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04 Dec2020

The Evolution of Flexible Office Space in Russia

In Europe and the United States, coworking spaces have been popular for quite a long time. Ryan Garibaldi, Community Manager of The Garibaldi Group/CORFAC International in Chatham, NJ, connects the format's popularity abroad with flexible renting conditions for tenants. 

“Coworking space is a hot commodity as it gives business professionals the same traditional office setting but with more flexibility,” said Garibaldi. “Whether it be cutting commute time, shorter lease terms, or the ability to network/collaborate with like-minded individuals, coworking operations offer many advantages. We are also a solution to those who need to step away from the many distractions at home to get some work done.”

Only a few years ago, the flexible office format in Russia was only used for students and freelancers. Today, such workspaces are rented by Yandex, Tinkoff and X5 Retail Group with the demand for flexible workspaces growing quite rapidly. The average occupancy rate in Moscow and St. Petersburg in September 2020 was 70-75 percent.

The coworking market was spurred on by the pandemic. Flexible spaces are becoming increasingly popular for small, medium and large businesses; hosting project teams; startups; and remote departments of large companies.

According to Bright Rich/CORFAC International, in Moscow, as of September 2020, there were approximately 190 flexible office spaces with a total area of 220,000 square-meters available with nearly half of them located in the Central Business District. The average rental rate for one workplace in Moscow ranges from $255-319 per month up to $573-637 per month (VAT inclusive).

In St. Petersburg, as of September 2020, there were about 50 flexible office spaces with a total area of 37,000 square-meters. Again, most are located within the CBD and are within walking distance of metro stations. The rental rate is $10 per day and $146 per month (VAT inclusive).  

Victor Zaglumin, partner of Bright Rich/CORFAC International, notes that that future belongs to such flexible offices within classic business centers.

Offices in large, high-class business centers are often leased by large Russian and international companies. When a temporary project team or a separate department needs extra space, a flexible office in the same business center will be the most suitable option. It is much more convenient for a company to rent a smart office or workspaces in a high-quality coworking project than to look for an additional space in another business center in another location and think about how a team will get there and how to build communication with a main office effectively.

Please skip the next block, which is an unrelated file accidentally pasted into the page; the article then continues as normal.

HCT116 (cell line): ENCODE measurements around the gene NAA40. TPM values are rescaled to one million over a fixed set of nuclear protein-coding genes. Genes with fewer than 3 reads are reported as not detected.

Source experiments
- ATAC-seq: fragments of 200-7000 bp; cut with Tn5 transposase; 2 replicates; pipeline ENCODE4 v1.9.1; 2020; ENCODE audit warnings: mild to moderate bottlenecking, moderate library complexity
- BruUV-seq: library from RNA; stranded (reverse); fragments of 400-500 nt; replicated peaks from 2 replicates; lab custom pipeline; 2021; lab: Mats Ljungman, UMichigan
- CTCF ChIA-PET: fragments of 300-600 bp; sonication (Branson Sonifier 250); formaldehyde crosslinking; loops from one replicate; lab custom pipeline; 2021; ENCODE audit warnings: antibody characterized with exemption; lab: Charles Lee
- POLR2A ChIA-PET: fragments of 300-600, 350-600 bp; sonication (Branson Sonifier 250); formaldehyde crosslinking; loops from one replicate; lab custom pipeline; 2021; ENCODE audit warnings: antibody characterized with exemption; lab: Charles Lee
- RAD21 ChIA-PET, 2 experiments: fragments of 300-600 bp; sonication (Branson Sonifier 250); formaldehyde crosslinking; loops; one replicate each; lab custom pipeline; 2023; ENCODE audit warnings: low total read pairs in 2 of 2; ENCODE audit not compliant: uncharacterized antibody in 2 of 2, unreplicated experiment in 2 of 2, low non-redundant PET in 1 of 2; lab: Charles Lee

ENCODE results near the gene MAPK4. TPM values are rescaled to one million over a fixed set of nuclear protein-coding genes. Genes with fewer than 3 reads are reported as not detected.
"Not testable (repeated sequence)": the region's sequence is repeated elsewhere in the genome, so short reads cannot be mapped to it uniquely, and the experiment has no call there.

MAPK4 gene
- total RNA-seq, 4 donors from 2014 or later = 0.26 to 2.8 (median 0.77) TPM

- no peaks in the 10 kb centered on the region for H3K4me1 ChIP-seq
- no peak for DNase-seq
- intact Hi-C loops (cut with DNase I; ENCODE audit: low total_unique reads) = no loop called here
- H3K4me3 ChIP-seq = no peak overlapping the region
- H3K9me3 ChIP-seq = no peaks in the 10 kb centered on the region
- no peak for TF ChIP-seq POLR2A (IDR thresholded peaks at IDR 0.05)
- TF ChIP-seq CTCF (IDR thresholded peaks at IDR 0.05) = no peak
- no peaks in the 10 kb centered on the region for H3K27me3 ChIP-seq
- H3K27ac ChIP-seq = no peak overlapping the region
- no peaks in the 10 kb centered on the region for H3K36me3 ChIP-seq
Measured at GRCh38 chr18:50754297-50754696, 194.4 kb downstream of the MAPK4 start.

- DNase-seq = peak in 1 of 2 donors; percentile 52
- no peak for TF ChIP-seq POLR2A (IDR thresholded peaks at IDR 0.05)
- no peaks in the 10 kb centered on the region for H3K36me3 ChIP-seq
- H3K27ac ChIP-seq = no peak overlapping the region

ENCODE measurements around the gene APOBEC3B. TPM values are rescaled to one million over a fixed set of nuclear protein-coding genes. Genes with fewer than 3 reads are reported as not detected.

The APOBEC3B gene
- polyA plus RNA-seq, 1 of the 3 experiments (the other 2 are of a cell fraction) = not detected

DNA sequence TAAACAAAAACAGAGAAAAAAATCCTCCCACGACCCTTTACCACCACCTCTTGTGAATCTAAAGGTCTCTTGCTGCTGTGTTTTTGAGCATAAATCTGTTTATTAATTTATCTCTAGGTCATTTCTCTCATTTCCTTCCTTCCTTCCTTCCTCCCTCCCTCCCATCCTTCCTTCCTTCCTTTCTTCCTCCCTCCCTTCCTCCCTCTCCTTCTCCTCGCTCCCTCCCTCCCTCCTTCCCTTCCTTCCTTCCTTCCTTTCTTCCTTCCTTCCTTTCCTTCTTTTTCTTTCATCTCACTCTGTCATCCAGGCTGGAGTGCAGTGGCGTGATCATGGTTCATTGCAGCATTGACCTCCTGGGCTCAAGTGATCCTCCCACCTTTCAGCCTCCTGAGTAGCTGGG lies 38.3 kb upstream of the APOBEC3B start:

Among the trends in the coworking market, Bright Rich experts point out a trend that has begun to gain popularity in the post-COVID era: the sublease of premises. There is no secret that companies sublet their office spaces. This is more common in Moscow, but it is gradually beginning in the St. Petersburg real estate market, as well. Coworking spaces are also involved. For example, the Space 1 network of serviced offices manages 4,000 square-meters in the Aurora Business Park office center, which are leased by EY Company. This deal will not be the only one. Flexible office operators may take part of the subleased space in business centers and thereby increase their liquidity.

In addition, lifeworkings are gradually entering the market. This year, several large Moscow developers announced the launch of coworking projects within residential complexes. These “lifeworking” projects will be popular in the Moscow market. The trend is a reasonable continuation of the “city within a city” concept when new districts and residential quarters are designed with all necessary social and commercial infrastructure. 

The St. Petersburg real estate market follows the Moscow market, but metropolitan trends are usually a bit delayed. Today, it is typical for St. Petersburg to rent separate workplaces in coworking projects. There are quite a few sites there that would suit corporate clients. 

Content provided by Bright Rich/CORFAC International. This article was originally published on 



Patricia True Agos

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